Neck Deep Ride The Wave Of Support At Their Biggest Career Show | Live Review

London, Alexandra Palace, March 28 2024

“I’m probably the most nervous person in the room,” Neck Deep frontman Ben Barlow says, as he hawks the stage around a quarter of the way into the band’s set. It’s a fair enough assertion given this marks the band’s biggest-ever headline show to date, at a 10,000-capped Ally Pally. Catching himself, though, as if recalling the trials and tribulations along the road to get here, he adds: “But I know full fucking well we deserve to be here.”

The vocalist’s admission was perhaps an honest slip of the tongue – surely no frontman wants to lose the projection of bullet-proof confidence. Then again, the pop-punk powerhouse, and recent Rock Sound 25 Icons, have only ever worn their heart on their sleeves. And Ben’s subsequent save would be backed by their continuing set: they didn’t just deserve to be here, they belonged.

After sauntering onstage during a kaleidoscopic montage of Neck Deep highlights, all Ben needed to do was lift his arms aloft to ignite yells from the crowd from the moment he entered. So when the lights cut and he yelled “Ally fucking Pally, let’s go,” you can imagine the match-to-a-flame scenario, with a crowd not merely warmed, but still sizzling from support acts Drain and Knuckle Puck.

From their set opener – ‘Dumbstruck Dumbf**K’, the first track from their recent self-titled album – this was evidently a night for the band to relish, with guitarist Matt West resembling a rubber ball fired from a cannon, bouncing across the stage, his riffs and shredding belying the tiny arms from which he played (his arms possibly sporting a new tattoo from the pop-up parlour available for fans in nearby Finsbury Park earlier in the day).

It’s not often a band opts to put their name onto their fifth studio LP; it doesn’t take a marketing genius to work out you’d want that on your first full-length statement, as a branding exercise, if anything. But Neck Deep’s most recent title choice could be viewed as the band pronouncing themselves in their most complete form. As Ben would tell the crowd: “It feels like we’re the best version of this band we’ve ever been.”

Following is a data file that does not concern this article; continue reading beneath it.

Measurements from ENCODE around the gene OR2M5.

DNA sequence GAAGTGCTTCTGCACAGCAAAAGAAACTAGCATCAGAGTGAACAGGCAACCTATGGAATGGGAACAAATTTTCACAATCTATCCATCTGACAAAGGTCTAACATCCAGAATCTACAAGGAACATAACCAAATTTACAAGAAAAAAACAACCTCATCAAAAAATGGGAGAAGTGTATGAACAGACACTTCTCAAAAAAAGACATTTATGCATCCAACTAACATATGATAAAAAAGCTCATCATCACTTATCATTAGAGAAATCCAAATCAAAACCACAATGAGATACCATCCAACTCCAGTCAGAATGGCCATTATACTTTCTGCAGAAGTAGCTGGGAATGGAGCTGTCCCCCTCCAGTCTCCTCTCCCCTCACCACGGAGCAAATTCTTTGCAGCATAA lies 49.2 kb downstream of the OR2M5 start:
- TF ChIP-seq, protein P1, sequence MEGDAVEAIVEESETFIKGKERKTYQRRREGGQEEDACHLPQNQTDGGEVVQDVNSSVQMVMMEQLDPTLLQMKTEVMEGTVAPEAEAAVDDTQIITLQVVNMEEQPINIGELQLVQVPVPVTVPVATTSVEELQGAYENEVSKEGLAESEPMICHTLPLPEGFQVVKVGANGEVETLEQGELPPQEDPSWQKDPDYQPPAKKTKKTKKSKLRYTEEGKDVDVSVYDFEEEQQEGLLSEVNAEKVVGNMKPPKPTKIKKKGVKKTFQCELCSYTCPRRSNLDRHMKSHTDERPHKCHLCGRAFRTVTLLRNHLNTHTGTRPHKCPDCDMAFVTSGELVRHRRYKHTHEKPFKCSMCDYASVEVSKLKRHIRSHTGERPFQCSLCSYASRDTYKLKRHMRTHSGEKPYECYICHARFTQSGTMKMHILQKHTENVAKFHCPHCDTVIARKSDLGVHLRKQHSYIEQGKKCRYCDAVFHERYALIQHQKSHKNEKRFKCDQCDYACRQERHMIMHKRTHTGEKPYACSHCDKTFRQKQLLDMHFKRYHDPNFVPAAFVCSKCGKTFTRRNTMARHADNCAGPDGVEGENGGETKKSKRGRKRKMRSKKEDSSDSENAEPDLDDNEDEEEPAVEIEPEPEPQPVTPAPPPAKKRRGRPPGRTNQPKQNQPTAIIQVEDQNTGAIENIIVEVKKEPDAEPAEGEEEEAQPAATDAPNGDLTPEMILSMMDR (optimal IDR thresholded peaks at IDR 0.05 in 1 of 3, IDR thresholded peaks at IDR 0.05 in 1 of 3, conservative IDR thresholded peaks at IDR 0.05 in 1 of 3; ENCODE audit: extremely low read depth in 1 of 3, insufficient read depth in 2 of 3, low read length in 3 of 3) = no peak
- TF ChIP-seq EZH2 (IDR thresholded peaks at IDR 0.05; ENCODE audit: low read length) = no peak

Sure, that’s easy to say, but listening to the slap-in-yer-face verve of recent additions ‘Sort Yourself Out’ and ‘Go Outside!’, you hear why. They feel as though they’ve preserved the raw essence of the band’s very first LP ‘Rain In July’ and polished them up with an anthemic sheen, making them ripe for a venue like tonight’s.

Their latest record also reminded us that whilst the Wrexham boys have an affable charm (and even a sensitive underbelly as on previous release ‘She’s A God’), they won’t shy away from picking political battles. Following a rather touching anecdote about a stranger who told him to “use [your] platform,” Ben reminded us that you could take aim in practically any direction at the moment, rousing the crowd with a cry of, “F**k the Tories, f**k Rishi Sunak, f**k Joe Biden, f**k Donald Trump, and f**k the corporations,” before harpooning into headbanger ‘We Need More Bricks’.

By subsequent track ‘Don’t Wait’, it was Ben who was so pumped by the occasion, he jumped headfirst into the crowd, after filling for the verse usually taken by Architects’ Sam Carter. The night’s stewards presumably breathed a sigh of relief once he reemerged and dashed back on-stage – only for him to later request an Ally Pally record for crowd-surfing, albeit with limited success.

And speaking of limited success, Ben would dedicate ‘Heartbreak Of The Century’ not to a lover from years gone by, but to Manchester United (“that’s my heartbreak, it’s the same thing”). Perhaps in the tradition of his beloved club, they would follow up by giving the rushing ‘Neck Deep’ album closer ‘Moody Weirdo’ its first live runout – safe to say it was a promising debut that will give Ben and co. a lot to think about for their starting eleven.

But whilst flexing the four corners of their latest album was an indication of their present potency, in truth – as we all know – it’s the Neck Deep classics that hold the deepest sway with the crowd. After playing the immensely wistful ‘December’ and its ramped-up rendition, ‘December (again)’, they would wrap-up their four-track encore with a towering performance of ‘In Bloom’.

“You got one more in you?” Ben asks beforehand, to inevitable pours of support. Indeed, Ben might have been the most nervous in the room, but with this 10,000-strong base of support all pulling in the same direction, just as they’ve done over the years with Neck Deep, a blinder of a set was never in doubt.

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